Nothing screams summer like mosquitos eating you and your loved ones alive.
Nobody wants their precious little one to be subjected to such itchiness!
Traveling, camping, and simply spending evenings outside can easily translate into long nights of uncomfortable, itchy babies.
We have an almost 2-month-old and a 6-month-old (see photo below) so we won’t be using standard bug sprays on such precious new skin.
Here are 7 tips for keeping baby safe from mosquitos this summer
#1 – Pre-treat clothes with permethrin
Permethrin safely treats your clothing with mosquito and tick repellent; it is safe for all ages so why not use it for everyone? When permethrin is dry, it has no odor. It also lasts through six wash cycles. To pretreat your clothes with it, take all of your summer clothes outside and cover them completely. Allow them to dry thoroughly before bringing them back in to wear.
Buy permethrin on ; be sure you purchase permethrin for “clothing or gear.”
#2 – Cover that precious skin
This may seem like a “duh” statement, but it really isn’t. We tend to clothe our little ones in short sleeves and short pants (or maybe even just a diaper!) during the summer, but this puts their precious skin at high risk. Find some soft cotton baby pants with fun patterns and some solid colored light shirts. Mosquitos are attracted to dark colors, so steer away from navy blue and black. Don’t forget to pre-treat those clothes!
#3 – Consider 24-hour-a-day, 7-day-a-week protection
Protect that skin all day every day instead of once a day. It is a common misconception that mosquitos and summer bugs are out to feast on you only at dusk and in the early evening. There are many mosquitos (and other summer bugs!) that are out all day, searching for you.
#4 – Use sunscreen, then repellent
Another thing many people are unaware of is the fact that sunscreen counteracts bug repellent when put on in the wrong order. Always, always, always lay the sunscreen onto your little one’s skin FIRST, and then the repellent. Every time you reapply sunscreen, reapply repellent.
We use Alba Kid sunscreen on our babies, found HERE on Amazon.
#5 – Use wipes instead of cream or spray
If your little ones are anything like mine, they are squirmy! Squirming, flailing their arms and legs, turning their neck every which way… this makes it hard to confidently spray them with repellent let alone rub cream into every square inch. Wipes for the win! You can ensure that you are wiping them in all of the important places where the skin is exposed or at risk. You can also be sure there won’t be any repellent liquids, lotions, or creams spilling into your diaper bag. Ben’s 30% DEET wipes work well for about 8 hours.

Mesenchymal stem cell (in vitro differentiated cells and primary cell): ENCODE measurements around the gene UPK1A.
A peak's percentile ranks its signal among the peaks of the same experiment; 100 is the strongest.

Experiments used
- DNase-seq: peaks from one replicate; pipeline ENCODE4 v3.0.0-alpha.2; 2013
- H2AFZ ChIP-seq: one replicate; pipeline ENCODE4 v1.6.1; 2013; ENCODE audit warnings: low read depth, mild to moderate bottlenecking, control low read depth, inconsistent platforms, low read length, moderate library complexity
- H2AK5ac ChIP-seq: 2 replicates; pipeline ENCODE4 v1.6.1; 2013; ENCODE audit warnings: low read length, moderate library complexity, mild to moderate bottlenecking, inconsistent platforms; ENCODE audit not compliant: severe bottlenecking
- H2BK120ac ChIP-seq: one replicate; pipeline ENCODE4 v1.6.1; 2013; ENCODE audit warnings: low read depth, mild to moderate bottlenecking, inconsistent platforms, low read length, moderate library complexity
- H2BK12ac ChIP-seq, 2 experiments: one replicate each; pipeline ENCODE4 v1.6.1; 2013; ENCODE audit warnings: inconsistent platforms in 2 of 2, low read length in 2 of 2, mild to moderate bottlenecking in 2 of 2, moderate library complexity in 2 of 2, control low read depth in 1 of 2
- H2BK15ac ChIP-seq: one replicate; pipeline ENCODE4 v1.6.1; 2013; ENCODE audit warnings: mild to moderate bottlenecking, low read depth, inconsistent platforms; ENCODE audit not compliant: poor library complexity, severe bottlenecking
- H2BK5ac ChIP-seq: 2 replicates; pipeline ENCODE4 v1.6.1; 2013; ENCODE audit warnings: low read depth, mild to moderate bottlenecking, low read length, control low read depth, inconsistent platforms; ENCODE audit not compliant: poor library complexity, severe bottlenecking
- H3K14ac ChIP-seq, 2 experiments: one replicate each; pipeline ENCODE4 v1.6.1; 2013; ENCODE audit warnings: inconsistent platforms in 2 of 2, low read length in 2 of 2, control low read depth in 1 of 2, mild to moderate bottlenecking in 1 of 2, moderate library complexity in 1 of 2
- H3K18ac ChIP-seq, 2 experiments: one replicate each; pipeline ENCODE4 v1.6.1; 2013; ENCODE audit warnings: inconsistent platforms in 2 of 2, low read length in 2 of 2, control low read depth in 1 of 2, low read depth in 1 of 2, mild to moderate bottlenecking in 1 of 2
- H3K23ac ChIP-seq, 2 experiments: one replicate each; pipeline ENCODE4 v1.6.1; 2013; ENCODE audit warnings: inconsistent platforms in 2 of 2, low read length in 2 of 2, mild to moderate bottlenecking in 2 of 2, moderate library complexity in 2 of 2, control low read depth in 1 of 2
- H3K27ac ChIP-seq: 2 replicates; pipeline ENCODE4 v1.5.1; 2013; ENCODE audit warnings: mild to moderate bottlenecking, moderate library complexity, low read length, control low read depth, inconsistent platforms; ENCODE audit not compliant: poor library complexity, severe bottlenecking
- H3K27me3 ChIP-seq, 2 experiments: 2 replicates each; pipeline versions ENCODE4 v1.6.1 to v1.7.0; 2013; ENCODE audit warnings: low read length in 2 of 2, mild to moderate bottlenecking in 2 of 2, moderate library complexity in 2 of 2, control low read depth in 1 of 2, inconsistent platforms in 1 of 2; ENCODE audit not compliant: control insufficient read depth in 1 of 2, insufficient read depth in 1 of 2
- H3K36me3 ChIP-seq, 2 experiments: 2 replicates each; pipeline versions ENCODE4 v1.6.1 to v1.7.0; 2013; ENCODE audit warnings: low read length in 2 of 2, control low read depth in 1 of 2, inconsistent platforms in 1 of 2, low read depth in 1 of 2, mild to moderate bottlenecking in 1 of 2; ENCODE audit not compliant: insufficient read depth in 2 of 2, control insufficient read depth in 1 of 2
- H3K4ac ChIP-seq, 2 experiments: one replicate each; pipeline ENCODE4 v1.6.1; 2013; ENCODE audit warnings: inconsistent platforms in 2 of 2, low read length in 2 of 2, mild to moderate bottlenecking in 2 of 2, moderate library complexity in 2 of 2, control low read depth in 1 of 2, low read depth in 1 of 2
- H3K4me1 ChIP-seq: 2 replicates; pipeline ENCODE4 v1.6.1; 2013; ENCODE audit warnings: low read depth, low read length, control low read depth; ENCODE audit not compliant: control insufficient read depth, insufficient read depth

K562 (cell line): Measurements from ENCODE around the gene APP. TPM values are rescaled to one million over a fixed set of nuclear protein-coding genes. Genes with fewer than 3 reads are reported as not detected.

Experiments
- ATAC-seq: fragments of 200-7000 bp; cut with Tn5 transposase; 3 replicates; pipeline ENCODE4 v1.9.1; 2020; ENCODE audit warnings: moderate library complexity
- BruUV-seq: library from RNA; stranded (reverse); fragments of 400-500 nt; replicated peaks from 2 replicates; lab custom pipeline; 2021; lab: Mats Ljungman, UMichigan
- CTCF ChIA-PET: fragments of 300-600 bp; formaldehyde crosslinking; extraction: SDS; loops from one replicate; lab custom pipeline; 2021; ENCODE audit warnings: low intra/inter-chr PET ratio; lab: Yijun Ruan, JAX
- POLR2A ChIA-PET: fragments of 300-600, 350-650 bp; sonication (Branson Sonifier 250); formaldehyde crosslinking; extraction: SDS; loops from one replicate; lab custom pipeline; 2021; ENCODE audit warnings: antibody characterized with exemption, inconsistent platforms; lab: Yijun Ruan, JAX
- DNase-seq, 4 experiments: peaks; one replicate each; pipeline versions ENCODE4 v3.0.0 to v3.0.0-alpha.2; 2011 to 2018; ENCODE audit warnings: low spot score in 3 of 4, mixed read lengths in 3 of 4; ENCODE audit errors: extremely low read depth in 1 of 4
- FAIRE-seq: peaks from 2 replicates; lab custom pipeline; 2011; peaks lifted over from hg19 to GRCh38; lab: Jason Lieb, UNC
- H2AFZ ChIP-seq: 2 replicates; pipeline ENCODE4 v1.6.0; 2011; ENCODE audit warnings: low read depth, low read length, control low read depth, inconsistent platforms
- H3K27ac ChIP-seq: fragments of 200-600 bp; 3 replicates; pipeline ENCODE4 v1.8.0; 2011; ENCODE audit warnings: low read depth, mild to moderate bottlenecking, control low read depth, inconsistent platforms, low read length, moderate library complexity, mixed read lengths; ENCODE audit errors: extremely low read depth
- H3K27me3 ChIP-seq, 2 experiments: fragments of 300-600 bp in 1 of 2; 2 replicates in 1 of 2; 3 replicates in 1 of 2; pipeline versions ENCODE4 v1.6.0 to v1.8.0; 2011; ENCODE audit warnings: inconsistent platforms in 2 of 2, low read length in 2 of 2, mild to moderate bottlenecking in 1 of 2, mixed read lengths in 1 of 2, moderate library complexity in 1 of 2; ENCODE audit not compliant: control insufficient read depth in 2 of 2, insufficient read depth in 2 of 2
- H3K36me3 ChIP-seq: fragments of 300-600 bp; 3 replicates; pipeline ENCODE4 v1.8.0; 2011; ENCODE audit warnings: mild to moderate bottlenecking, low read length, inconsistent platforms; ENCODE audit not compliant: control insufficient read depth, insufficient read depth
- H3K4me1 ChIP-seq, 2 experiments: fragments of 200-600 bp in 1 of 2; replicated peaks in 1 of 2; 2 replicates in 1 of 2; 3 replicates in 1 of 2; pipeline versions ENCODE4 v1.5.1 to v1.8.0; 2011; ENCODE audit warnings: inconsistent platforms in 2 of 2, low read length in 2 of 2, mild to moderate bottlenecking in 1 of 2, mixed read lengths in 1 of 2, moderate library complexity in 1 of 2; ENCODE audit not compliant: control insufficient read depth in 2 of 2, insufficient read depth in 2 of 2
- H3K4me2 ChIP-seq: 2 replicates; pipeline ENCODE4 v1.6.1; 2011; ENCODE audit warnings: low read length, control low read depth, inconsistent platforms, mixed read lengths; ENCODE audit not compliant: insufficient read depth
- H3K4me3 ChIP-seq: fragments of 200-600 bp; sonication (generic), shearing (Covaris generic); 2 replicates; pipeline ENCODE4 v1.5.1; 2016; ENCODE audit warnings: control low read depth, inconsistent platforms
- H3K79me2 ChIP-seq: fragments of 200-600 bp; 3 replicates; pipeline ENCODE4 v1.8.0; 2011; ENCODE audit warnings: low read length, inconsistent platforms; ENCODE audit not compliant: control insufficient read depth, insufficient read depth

DEET wipes are for sale on Amazon.
#6 – Try Picaridin
Have you ever heard of Picaridin? It is more common in Europe but we have found that we love them a little more than DEET because it not only offers similar protection but has less (if any) odor and feels less greasy. Picaridin comes in lotion, spray, or wipes.
Purchase Picaridin wipes HERE on Amazon.
#7 – Percentage = Protection Time
In case you weren’t aware, the higher the percentage of time you’re going to be outside, the longer the protection. It’s as simple as that. If you’re going to be outside for a short hour or two, use a lower concentrated repellent such as 10-20% DEET or Picaridin. If you’re planning to be out and about all day or longer than 2 hours, find a 30% DEET or Picaridin repellent. The CDC has approved up to 30% DEET and Picaridin for infants over 2 months.
#8 – Avoid baby’s hands
When rubbing and wiping repellent (as well as sunscreen) into your baby’s skin, be sure you avoid their hands. It is safe for their skin, but you don’t want him or her to be rubbing it into their eyes or mouth. Skip rubbing it into your breasts if you are breastfeeding, as well. “Some moms swear by Avon Skin-So-Soft as a nontoxic repellent for mom to wear while holding Baby, to keep bugs at bay without putting anything on Baby or exposing Baby to active ingredients in repellent.” // Karen, from Rookie Moms
If you enjoyed this article read our other articles on surviving the summer with baby.